They had been waiting for a Savior. A Redeemer. A King.
Therefore the Lord Himself will give you a sign: Behold, the virgin shall conceive and bear a Son, and shall call His name Immanuel. (Isaiah 7:14)
This ancient advent hymn, translated for us by John Mason Neale, was once part of the medieval Roman Catholic Advent liturgy. On each day of the week leading up to Christmas, one responsive verse would be chanted, each included a different Old Testament name for the coming Messiah. We sing this hymn with the already-but-not-yet sense of waiting. We wait as the exiles did, yet our wait is different.

For He has come.

To the manager . . .  the Word made flesh.
And the Word became flesh and dwelt among us, and we beheld His glory, the glory as of the only begotten of the Father, full of grace and truth. (John 1:14)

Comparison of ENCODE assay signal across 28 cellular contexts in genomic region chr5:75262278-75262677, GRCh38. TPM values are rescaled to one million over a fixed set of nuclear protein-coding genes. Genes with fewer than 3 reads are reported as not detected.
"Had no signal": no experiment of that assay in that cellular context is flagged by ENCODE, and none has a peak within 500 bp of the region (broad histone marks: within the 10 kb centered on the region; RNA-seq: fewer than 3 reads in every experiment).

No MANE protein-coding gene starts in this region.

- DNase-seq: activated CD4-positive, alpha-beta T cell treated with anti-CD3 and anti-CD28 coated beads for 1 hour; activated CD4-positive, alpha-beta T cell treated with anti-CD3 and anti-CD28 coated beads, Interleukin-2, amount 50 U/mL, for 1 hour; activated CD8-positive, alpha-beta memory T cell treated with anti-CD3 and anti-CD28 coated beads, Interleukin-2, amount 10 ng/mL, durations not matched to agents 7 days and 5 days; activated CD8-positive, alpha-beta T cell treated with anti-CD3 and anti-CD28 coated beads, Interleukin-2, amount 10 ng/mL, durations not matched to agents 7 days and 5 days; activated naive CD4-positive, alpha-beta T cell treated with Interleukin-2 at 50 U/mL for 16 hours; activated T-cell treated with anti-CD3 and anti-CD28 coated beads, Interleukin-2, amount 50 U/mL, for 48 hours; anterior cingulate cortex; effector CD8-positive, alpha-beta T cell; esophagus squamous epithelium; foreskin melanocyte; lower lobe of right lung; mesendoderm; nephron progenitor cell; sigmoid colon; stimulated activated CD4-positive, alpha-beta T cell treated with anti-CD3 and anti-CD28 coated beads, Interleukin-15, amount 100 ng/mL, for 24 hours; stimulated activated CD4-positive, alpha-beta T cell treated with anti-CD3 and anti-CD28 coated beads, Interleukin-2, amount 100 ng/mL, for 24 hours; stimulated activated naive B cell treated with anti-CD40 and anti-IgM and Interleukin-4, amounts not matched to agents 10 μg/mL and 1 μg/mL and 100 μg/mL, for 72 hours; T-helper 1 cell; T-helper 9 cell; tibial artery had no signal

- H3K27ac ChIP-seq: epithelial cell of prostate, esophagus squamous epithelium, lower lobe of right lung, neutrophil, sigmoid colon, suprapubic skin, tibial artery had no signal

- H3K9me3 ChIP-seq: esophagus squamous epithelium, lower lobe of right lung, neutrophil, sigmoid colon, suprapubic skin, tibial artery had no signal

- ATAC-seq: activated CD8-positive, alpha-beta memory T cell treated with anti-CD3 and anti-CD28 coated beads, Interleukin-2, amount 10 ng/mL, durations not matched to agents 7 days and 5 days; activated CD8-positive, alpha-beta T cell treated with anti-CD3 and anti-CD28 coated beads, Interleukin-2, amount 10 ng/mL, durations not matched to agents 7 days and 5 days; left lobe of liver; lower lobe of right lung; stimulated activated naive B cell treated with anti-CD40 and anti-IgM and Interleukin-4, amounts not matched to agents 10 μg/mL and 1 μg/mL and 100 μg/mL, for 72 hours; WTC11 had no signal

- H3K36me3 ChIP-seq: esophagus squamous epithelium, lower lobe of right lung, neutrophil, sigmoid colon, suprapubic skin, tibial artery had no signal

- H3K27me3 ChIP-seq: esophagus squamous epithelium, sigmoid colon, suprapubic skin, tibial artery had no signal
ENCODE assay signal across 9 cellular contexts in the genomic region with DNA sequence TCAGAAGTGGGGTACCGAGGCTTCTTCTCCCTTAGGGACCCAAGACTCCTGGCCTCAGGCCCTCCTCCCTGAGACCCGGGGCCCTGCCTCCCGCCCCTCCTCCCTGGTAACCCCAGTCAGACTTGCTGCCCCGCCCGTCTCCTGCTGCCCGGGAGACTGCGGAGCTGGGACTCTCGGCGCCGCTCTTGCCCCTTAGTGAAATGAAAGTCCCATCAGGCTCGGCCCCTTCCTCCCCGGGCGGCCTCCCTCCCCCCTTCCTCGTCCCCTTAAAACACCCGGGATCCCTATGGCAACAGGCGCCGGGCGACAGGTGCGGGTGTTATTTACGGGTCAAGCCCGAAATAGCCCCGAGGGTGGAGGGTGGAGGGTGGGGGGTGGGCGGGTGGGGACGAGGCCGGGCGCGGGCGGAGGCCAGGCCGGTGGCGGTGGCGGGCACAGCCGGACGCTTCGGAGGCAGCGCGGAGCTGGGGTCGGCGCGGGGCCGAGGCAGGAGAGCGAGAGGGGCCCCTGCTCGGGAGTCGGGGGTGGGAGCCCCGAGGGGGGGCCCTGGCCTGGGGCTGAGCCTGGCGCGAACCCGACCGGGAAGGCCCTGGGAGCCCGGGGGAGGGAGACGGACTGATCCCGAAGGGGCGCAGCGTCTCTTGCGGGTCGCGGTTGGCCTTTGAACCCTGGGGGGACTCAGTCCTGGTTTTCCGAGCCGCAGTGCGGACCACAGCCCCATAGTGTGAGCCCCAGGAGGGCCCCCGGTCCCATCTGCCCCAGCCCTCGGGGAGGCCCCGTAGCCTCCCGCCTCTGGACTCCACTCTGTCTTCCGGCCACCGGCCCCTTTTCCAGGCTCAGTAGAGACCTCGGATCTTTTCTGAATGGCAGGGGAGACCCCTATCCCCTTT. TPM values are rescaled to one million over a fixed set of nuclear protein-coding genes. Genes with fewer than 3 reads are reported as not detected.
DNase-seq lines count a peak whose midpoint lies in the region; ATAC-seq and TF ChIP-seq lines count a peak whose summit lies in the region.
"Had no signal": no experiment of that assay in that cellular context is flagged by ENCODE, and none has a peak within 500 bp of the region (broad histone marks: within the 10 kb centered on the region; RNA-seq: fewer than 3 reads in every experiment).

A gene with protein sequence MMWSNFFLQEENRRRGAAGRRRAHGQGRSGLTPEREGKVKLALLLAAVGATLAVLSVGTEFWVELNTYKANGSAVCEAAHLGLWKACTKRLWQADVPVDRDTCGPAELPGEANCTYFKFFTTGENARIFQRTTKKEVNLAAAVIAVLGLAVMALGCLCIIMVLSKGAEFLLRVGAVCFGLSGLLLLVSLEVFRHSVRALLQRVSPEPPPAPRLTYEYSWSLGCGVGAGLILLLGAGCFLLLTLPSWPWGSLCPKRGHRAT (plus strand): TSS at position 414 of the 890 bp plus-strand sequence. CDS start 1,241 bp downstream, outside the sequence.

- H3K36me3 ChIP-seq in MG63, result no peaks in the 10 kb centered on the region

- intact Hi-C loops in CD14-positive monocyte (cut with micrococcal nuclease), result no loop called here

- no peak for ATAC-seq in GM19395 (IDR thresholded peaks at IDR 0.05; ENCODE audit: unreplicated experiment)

As we wait for Christmas, as we wait for God's help in the trials and tribulations of this life, we can sing this carol with hope and with confidence. Because we know He is returning . . . 

. . . as King!


1 O come, O come, Immanuel,
and ransom captive Israel
that mourns in lonely exile here
until the Son of God appear.

Rejoice! Rejoice! Immanuel
shall come to you, O Israel.

2 O come, O Wisdom from on high,
who ordered all things mightily;
to us the path of knowledge show
and teach us in its ways to go. Refrain

3 O come, O come, great Lord of might,
who to your tribes on Sinai's height
in ancient times did give the law
in cloud and majesty and awe. Refrain

4 O come, O Branch of Jesse's stem,
unto your own and rescue them!
From depths of hell your people save,
and give them victory o'er the grave. Refrain

5 O come, O Key of David, come
and open wide our heavenly home.
Make safe for us the heavenward road
and bar the way to death's abode. Refrain

6 O come, O Bright and Morning Star,
and bring us comfort from afar!
Dispel the shadows of the night
and turn our darkness into light. Refrain

7 O come, O King of nations, bind
in one the hearts of all mankind.
Bid all our sad divisions cease
and be yourself our King of Peace. Refrain